In this month’s Wood News Online, Bob Rummer discusses several heirloom pieces of furniture that have recently undergone a variety of breaks and scratches. According to Bob, “When we are looking broken-ness in the face, the first step is a decision to fix or not. We compare the cost and difficulty of repairing an item against the cost of getting a new one.”
This month we’re wondering what do you do with a broken piece of wooden furniture?
With 2020 now behind us, it’s time to look to our woodworking resolutions for 2021. Part of Highland Woodworking’s mission statement is to “fan the flames of interest and excitement in the craft of woodworking, and contribute to its growth throughout the country.” This past year, many of us found more time at home to learn a new skill and Highland did our best to encourage this through our new Highland Woodworking Live Online Classroom.
This month, we want to know what is a new woodworking skill you would like to learn or one you would like to get better at in 2021? Leave your answer in this month’s poll and if the specific skill you want to learn isn’t listed, you can add it in the ‘Other’ comments.
We can all admit that one of the best parts of the project is being done with it. But what about the finish? Some people prefer not having any finish on their project to give it the completely natural wood look. Other people go to the opposite spectrum and paint their wooden projects with acrylic craft paint finishes. Then there are the more common types of finishes, a variety of which your common hardware/woodworking store will have a plethora of, including fillers, dyes, stains, oils, lacquers, and waxes.
We want to know your preferred finish. Answer it in this month’s woodworking poll below!
The internet has introduced many new ways for us to delve into woodworking including YouTube Channels, blogs, forums, websites…and the list goes on. Before the internet, the only real way to get inspiration was from published magazines like Fine Woodworking and Popular Woodworking, or public programming like The Woodwright’s Shop and The New Yankee Workshop.
This month, we want to know how you get your woodworking news and project inspiration, whether through print or online. Let us know in our September 2020 poll and if there is another resource you use, let us know in the comments!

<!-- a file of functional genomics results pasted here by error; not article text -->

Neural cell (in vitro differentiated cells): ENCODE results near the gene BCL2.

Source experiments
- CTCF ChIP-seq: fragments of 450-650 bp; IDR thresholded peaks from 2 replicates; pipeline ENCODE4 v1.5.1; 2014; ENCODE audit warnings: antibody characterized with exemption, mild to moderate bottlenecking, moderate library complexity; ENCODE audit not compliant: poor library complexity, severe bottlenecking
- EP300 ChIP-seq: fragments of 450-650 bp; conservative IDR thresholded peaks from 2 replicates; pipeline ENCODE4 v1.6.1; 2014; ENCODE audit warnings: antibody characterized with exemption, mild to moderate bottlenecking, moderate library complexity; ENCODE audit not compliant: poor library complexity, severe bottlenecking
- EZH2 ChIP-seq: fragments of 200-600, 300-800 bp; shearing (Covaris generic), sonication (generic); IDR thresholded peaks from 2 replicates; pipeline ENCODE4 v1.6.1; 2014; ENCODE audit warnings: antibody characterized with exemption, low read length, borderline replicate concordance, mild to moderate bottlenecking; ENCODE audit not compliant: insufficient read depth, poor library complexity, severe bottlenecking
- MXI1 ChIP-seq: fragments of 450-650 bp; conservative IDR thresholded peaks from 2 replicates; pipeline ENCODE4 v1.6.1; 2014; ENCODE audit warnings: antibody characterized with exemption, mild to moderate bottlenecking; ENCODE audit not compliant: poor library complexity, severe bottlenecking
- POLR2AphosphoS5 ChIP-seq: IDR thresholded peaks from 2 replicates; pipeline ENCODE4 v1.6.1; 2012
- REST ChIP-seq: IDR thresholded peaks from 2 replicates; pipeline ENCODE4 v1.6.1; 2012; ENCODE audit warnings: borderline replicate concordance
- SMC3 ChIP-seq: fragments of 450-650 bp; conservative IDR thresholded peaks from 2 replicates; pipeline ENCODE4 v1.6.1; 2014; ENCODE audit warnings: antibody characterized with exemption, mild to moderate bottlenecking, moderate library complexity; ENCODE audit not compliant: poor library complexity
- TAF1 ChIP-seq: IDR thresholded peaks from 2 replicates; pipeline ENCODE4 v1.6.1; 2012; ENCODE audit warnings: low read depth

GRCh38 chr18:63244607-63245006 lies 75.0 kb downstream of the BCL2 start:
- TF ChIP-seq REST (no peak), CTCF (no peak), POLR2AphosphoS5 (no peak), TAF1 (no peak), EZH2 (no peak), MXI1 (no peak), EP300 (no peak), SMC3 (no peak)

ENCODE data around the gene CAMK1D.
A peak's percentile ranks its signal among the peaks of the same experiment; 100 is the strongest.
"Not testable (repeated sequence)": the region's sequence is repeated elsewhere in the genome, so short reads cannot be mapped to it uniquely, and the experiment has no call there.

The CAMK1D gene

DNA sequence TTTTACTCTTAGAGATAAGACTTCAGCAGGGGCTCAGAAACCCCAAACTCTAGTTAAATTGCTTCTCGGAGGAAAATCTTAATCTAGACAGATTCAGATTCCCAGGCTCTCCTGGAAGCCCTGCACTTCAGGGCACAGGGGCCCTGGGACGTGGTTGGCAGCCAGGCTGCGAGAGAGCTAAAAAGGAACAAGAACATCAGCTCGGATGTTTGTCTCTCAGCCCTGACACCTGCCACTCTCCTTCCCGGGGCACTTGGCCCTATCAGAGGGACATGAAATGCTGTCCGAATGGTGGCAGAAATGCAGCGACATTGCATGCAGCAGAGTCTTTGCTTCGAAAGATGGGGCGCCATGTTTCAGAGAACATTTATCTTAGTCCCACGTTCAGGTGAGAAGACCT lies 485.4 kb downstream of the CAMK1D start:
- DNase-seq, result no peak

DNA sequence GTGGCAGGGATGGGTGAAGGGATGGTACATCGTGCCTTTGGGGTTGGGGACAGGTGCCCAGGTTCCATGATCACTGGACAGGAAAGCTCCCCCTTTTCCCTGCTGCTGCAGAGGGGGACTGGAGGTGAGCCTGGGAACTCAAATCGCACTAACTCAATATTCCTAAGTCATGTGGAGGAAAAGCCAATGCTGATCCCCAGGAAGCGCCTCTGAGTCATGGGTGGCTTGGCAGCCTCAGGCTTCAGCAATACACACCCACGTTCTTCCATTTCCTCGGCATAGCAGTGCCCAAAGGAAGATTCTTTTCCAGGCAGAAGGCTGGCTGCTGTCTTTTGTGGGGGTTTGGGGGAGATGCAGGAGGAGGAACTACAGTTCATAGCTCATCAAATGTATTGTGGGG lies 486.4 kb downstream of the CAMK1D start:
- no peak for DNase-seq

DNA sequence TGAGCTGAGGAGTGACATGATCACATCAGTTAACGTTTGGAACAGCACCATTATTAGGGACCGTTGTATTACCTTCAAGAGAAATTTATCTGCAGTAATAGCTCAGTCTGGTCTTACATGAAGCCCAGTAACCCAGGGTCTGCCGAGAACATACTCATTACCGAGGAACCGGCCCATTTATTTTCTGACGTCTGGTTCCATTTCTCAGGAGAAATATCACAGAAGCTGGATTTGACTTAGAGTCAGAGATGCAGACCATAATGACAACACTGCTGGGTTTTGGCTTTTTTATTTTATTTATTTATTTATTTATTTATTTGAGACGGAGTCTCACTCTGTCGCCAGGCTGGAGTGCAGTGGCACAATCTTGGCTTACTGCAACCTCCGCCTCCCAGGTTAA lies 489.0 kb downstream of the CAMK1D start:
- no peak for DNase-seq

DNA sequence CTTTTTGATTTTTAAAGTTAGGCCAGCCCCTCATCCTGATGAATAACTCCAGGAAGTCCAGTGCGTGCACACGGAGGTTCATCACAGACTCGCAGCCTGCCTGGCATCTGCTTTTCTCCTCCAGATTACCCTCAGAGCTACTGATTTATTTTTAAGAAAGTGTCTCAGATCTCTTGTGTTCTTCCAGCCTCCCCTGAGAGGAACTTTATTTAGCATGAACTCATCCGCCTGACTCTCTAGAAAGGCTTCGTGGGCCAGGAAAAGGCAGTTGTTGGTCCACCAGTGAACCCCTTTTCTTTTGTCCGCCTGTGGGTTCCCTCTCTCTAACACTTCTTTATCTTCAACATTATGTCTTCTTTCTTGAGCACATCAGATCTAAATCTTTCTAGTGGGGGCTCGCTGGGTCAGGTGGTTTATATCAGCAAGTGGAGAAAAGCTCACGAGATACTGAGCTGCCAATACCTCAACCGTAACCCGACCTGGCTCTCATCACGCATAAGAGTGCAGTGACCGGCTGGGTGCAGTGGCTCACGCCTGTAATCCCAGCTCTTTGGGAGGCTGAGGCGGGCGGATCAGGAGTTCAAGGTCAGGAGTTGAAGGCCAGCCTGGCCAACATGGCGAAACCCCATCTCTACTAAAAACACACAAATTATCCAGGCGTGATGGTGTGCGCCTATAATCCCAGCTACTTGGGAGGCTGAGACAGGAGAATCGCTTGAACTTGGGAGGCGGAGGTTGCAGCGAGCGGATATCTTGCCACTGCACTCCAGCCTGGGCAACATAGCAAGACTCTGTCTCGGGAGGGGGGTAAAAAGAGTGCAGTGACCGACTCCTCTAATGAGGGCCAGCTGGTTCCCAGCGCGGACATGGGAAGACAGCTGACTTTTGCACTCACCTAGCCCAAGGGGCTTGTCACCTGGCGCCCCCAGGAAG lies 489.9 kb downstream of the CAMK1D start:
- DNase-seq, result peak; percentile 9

Over the past few months, online learning has become a way of life, most notably with schools and offices being closed and kids having classes and businesses having meetings through Zoom and other online resources. Not only has our children’s education switched to online, but you can now take online exercise classes, cooking classes, even woodworking classes!
Woodworking education is a large part of Highland Woodworking’s mission statement where we seek to fan the flames of interest and excitement in the craft of woodworking, and contribute to its growth throughout the country. One step we’ve made in the past 10 years to help broaden our educational platform is our Highland Woodworking YouTube Channel, which is full of a variety of product tours, technique demonstrations, and project how-to’s.
Whether learning online or in-person, this month we want to know what are you most interested in learning about woodworking right now? Many of us have found more time in the shop and it’s a great time to learn a new woodworking skill that you might not have had the time to delve into before. Whether it’s getting your tools sharper through sharpening skills, or learning the most accurate technique to make a hand cut dovetail, what is a woodworking skill you want to learn more about?
In this month’s issue of Wood News Online, David Jones wrote an article on Wood Resources and the variety of places you can source your wood from to turn into woodworking projects.
Back in 2017, Jim Randolph asked a polling question of “Where do you get your wood?”. Our readers listed a variety of answers that weren’t in the original poll, and with the resources listed in David’s article we wanted to ask this question again 3 years later!